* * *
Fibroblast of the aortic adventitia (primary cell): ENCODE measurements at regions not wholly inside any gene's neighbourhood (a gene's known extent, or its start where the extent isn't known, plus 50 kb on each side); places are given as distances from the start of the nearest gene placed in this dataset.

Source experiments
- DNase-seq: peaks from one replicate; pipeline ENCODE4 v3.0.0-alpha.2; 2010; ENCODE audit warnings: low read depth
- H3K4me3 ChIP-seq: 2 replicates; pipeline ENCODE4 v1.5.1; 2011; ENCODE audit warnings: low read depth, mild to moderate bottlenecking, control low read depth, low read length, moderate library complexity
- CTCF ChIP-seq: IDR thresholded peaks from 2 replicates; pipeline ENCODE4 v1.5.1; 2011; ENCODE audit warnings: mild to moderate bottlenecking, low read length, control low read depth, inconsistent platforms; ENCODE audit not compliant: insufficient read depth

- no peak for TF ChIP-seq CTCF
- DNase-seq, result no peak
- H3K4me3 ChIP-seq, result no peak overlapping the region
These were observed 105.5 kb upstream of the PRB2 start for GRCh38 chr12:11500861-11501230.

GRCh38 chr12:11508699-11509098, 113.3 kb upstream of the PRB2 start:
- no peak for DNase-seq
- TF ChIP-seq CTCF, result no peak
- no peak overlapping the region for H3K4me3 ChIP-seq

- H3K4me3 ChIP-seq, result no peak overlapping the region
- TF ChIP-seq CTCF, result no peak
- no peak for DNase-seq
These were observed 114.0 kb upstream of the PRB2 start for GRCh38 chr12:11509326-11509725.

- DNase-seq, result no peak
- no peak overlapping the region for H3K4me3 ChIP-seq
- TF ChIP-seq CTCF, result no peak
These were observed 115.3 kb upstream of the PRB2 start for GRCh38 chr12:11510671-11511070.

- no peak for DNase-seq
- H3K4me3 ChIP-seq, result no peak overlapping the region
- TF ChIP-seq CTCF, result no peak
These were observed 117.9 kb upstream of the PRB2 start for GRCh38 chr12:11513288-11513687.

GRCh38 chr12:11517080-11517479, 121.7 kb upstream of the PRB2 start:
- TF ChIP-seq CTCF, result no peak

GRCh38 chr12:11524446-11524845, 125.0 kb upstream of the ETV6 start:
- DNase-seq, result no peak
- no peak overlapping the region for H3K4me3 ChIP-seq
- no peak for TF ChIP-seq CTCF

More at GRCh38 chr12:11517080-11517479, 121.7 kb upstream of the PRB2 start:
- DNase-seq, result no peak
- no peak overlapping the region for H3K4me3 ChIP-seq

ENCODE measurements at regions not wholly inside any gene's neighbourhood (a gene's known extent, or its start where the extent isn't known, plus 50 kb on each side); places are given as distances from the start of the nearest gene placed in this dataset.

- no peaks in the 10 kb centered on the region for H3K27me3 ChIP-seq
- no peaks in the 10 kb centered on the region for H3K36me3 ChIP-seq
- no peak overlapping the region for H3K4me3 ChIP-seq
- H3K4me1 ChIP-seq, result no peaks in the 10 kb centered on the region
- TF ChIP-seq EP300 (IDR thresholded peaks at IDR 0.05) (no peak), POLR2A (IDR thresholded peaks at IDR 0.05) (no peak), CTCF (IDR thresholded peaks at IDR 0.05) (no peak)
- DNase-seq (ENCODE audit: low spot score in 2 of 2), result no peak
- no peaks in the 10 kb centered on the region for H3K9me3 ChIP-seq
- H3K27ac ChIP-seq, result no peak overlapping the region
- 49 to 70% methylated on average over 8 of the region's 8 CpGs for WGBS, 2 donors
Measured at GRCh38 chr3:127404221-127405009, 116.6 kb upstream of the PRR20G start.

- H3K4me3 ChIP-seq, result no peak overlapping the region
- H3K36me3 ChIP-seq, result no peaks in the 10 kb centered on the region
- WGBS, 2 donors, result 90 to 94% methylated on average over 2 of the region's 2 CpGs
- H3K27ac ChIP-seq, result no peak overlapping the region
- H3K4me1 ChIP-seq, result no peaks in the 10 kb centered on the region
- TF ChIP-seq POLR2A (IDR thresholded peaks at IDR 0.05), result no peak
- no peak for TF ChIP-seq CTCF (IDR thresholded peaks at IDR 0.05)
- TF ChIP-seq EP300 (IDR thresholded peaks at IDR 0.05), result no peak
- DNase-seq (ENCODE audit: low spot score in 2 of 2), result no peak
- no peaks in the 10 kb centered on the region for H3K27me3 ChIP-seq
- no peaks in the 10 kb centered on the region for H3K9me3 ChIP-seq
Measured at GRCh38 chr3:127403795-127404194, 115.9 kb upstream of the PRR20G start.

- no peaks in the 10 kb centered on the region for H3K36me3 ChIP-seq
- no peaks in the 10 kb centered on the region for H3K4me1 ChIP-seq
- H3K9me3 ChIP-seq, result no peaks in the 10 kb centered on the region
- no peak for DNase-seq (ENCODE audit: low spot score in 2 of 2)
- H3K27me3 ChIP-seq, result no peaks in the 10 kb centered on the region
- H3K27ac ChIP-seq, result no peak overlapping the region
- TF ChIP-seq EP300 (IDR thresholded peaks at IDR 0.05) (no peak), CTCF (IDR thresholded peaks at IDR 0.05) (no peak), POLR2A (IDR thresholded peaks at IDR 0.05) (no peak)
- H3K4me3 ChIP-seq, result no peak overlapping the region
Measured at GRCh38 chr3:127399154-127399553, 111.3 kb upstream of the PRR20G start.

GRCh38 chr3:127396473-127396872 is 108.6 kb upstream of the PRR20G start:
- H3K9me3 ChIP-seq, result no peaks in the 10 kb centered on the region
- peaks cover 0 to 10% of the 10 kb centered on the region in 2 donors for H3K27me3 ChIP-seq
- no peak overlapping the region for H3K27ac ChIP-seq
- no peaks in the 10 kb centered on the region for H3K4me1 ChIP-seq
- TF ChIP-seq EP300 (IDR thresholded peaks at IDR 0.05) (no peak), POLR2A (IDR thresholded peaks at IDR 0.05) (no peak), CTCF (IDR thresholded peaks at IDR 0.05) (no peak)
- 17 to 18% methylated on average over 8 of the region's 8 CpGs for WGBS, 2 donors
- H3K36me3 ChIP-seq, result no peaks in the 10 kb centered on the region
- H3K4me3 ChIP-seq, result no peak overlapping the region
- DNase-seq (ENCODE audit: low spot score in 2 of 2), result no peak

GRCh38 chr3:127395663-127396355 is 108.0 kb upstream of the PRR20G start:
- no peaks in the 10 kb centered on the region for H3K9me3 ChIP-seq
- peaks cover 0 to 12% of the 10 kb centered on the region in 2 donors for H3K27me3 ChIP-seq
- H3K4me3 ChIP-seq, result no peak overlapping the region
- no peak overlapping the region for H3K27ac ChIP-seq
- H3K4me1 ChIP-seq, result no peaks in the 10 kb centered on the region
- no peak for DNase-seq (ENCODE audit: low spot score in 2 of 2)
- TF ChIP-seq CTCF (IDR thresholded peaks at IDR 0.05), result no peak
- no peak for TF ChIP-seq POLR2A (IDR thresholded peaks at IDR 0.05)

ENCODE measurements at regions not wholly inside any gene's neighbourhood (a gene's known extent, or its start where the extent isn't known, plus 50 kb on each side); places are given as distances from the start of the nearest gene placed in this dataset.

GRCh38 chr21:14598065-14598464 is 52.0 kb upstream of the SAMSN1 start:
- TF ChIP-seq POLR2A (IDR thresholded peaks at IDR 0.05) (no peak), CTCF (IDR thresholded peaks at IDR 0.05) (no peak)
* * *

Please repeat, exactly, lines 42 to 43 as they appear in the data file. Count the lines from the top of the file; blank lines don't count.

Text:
- no peaks in the 10 kb centered on the region for H3K9me3 ChIP-seq
- H3K27ac ChIP-seq, result no peak overlapping the region